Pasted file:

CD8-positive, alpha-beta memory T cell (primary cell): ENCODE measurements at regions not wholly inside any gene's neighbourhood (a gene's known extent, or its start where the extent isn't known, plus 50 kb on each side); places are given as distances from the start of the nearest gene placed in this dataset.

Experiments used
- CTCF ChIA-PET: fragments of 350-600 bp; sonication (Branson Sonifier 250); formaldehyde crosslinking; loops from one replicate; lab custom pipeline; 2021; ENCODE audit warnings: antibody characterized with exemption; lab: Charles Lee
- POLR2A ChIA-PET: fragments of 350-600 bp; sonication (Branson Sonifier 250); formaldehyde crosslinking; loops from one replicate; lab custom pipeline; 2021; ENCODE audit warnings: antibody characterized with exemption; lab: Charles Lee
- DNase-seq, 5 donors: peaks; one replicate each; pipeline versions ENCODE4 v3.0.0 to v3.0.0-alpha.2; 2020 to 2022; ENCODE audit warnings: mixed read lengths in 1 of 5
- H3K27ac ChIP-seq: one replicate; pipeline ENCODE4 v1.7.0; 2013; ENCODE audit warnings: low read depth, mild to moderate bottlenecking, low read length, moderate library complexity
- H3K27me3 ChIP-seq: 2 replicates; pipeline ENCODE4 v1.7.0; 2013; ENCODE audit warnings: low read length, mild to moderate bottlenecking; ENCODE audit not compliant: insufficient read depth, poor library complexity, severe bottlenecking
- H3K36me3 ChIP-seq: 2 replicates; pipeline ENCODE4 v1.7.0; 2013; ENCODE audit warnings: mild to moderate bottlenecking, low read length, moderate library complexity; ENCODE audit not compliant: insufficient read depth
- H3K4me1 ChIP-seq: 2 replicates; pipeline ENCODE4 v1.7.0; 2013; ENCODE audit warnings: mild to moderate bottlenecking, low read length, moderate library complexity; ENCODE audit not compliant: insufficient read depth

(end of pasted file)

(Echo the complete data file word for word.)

CD8-positive, alpha-beta memory T cell (primary cell): ENCODE measurements at regions not wholly inside any gene's neighbourhood (a gene's known extent, or its start where the extent isn't known, plus 50 kb on each side); places are given as distances from the start of the nearest gene placed in this dataset.

Experiments used
- CTCF ChIA-PET: fragments of 350-600 bp; sonication (Branson Sonifier 250); formaldehyde crosslinking; loops from one replicate; lab custom pipeline; 2021; ENCODE audit warnings: antibody characterized with exemption; lab: Charles Lee
- POLR2A ChIA-PET: fragments of 350-600 bp; sonication (Branson Sonifier 250); formaldehyde crosslinking; loops from one replicate; lab custom pipeline; 2021; ENCODE audit warnings: antibody characterized with exemption; lab: Charles Lee
- DNase-seq, 5 donors: peaks; one replicate each; pipeline versions ENCODE4 v3.0.0 to v3.0.0-alpha.2; 2020 to 2022; ENCODE audit warnings: mixed read lengths in 1 of 5
- H3K27ac ChIP-seq: one replicate; pipeline ENCODE4 v1.7.0; 2013; ENCODE audit warnings: low read depth, mild to moderate bottlenecking, low read length, moderate library complexity
- H3K27me3 ChIP-seq: 2 replicates; pipeline ENCODE4 v1.7.0; 2013; ENCODE audit warnings: low read length, mild to moderate bottlenecking; ENCODE audit not compliant: insufficient read depth, poor library complexity, severe bottlenecking
- H3K36me3 ChIP-seq: 2 replicates; pipeline ENCODE4 v1.7.0; 2013; ENCODE audit warnings: mild to moderate bottlenecking, low read length, moderate library complexity; ENCODE audit not compliant: insufficient read depth
- H3K4me1 ChIP-seq: 2 replicates; pipeline ENCODE4 v1.7.0; 2013; ENCODE audit warnings: mild to moderate bottlenecking, low read length, moderate library complexity; ENCODE audit not compliant: insufficient read depth